Hosted Hypervisor

Hosted Hypervisor

Type 1: Bare Metal Hypervisor

Straight to the point, the bare metal hypervisor sits on top of the firmware/driver layer. This means that it can interact with the hardware directly, just as an OS. All of the required OSs will be installed on top of the bare metal hypervisor, and the applications on top of that. This adds several advantages. All the OSs installed on the hypervisor run very well, almost as native OSs, with minimal lag or stuttering. If the hardware that the hypervisor is being installed on is powerful (as usually is the case with gaming computers or servers), it will be able to manage multiple OSs quite easily.

Bare Metal Hypervisor

Bare Metal Hypervisor

Some common examples of bare metal hypervisors include VMWare ESXi, Microsoft Hyper-V, Citrix XenServer, Xen, Linux KVM, etc.


Containers are somewhat similar to VMs, but there is quite a bit of difference. As we have seen in the case of hosted hypervisors, VMs are used to install a whole OS, and then applications are installed and used on top of those OSs. A container, on the other hand, packages up the code of an application, its dependencies, tools, libraries, runtimes, and all other required things and runs just that application in a virtual environment.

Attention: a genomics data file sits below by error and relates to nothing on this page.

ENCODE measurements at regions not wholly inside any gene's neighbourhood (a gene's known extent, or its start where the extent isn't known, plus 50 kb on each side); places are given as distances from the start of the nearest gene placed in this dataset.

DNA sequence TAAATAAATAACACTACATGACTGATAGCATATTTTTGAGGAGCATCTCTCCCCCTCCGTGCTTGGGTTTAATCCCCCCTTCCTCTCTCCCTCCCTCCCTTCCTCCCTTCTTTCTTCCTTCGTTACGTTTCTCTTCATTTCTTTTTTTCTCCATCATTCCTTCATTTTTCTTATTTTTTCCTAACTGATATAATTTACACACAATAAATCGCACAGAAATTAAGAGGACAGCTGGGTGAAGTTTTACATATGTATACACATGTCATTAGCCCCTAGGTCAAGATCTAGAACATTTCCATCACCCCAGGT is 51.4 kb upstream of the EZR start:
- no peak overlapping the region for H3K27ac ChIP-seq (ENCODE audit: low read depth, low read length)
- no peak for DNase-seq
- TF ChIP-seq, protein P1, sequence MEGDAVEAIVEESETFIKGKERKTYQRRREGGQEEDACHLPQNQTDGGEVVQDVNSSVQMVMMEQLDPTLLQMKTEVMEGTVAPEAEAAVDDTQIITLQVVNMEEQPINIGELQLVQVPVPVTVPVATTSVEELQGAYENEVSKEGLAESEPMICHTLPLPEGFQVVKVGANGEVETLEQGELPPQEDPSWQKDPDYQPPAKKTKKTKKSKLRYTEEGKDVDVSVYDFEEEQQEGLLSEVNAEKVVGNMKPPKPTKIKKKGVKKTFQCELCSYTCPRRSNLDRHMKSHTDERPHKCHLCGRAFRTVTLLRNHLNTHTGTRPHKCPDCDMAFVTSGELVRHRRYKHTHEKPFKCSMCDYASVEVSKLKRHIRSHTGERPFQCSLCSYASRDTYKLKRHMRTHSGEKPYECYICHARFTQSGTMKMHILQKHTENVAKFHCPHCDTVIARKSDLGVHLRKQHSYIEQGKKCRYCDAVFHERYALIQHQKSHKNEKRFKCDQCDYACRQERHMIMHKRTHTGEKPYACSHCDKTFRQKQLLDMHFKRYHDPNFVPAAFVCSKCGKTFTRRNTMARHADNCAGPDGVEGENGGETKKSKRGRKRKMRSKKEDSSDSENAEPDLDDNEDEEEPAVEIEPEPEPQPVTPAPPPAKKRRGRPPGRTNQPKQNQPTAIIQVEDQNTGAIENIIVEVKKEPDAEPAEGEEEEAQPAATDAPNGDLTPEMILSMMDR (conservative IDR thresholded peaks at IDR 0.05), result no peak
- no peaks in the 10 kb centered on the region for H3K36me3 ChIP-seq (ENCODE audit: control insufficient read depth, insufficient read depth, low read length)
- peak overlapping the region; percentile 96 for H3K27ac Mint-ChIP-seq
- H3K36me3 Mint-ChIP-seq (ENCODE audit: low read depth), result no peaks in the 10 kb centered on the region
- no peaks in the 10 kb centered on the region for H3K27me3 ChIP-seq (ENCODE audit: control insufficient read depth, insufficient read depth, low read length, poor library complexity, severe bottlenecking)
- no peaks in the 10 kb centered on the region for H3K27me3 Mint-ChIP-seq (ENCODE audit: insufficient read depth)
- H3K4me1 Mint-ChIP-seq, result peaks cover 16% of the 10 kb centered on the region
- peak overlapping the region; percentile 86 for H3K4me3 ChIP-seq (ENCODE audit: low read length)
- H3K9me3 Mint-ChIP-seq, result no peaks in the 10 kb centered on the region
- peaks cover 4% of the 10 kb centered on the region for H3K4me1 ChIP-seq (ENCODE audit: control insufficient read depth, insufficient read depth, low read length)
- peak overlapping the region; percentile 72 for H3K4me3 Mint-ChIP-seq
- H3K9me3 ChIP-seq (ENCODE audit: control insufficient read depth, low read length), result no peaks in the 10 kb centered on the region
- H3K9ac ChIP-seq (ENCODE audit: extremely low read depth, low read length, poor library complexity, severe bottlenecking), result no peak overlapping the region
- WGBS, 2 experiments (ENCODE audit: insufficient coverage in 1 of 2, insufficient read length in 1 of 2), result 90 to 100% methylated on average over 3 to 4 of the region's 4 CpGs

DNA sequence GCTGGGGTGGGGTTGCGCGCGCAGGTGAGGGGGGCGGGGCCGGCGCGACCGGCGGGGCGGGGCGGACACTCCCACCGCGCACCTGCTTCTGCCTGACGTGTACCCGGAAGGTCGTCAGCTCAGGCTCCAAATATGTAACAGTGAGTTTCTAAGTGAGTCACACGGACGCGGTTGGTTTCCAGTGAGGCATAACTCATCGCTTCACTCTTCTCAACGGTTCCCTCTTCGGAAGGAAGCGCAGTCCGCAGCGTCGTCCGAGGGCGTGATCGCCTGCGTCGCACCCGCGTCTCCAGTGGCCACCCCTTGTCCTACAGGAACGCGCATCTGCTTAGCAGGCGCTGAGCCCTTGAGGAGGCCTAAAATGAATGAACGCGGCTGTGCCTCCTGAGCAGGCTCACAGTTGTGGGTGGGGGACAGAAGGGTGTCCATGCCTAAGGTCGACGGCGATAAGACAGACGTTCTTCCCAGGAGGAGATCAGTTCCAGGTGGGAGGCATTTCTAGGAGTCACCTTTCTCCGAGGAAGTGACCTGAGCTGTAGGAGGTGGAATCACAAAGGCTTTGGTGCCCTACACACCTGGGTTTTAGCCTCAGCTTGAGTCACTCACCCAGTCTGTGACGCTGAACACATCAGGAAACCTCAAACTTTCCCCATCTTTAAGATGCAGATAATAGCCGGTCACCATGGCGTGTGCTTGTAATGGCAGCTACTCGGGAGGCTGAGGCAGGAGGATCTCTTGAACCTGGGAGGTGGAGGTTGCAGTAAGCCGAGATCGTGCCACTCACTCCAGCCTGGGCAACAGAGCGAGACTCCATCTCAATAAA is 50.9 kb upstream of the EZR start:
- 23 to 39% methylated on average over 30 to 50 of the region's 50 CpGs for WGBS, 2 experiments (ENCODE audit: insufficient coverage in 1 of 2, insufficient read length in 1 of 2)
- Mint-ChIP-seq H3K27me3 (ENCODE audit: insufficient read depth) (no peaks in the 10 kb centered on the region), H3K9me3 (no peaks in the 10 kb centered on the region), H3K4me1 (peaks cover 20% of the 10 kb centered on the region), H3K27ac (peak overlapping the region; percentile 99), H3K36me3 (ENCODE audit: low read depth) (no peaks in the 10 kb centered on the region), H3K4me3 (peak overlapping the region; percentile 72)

The image will make the hierarchy more clear. Notice that the container is installed on top of OS, and then applications are run directly inside the container. There is no OS inside the container, as is the case with VMs.


So, we have delved into the details of the working principles of VMs already. It is time to get to know how it can be useful in real-life scenarios.

Multiple Workstations from Single System

The first point and the primary selling point of VMs is the fact that you can use multiple operating systems, separated from each other, at the same time, from the same machine. This opens up incredible possibilities. For example, if you need two workstations at the same place, you can buy one powerful system that is capable of running two separate systems at the same time. This will prove to be indeed very efficient.

This has widespread usage as well. If you require an application that runs on any OS that you don’t use, you don’t have to install the operating system on your computer. You can install a hosted hypervisor software on your OS and install the supported OS. It is much easier to deal with and gets the job done.

Maximum Utilization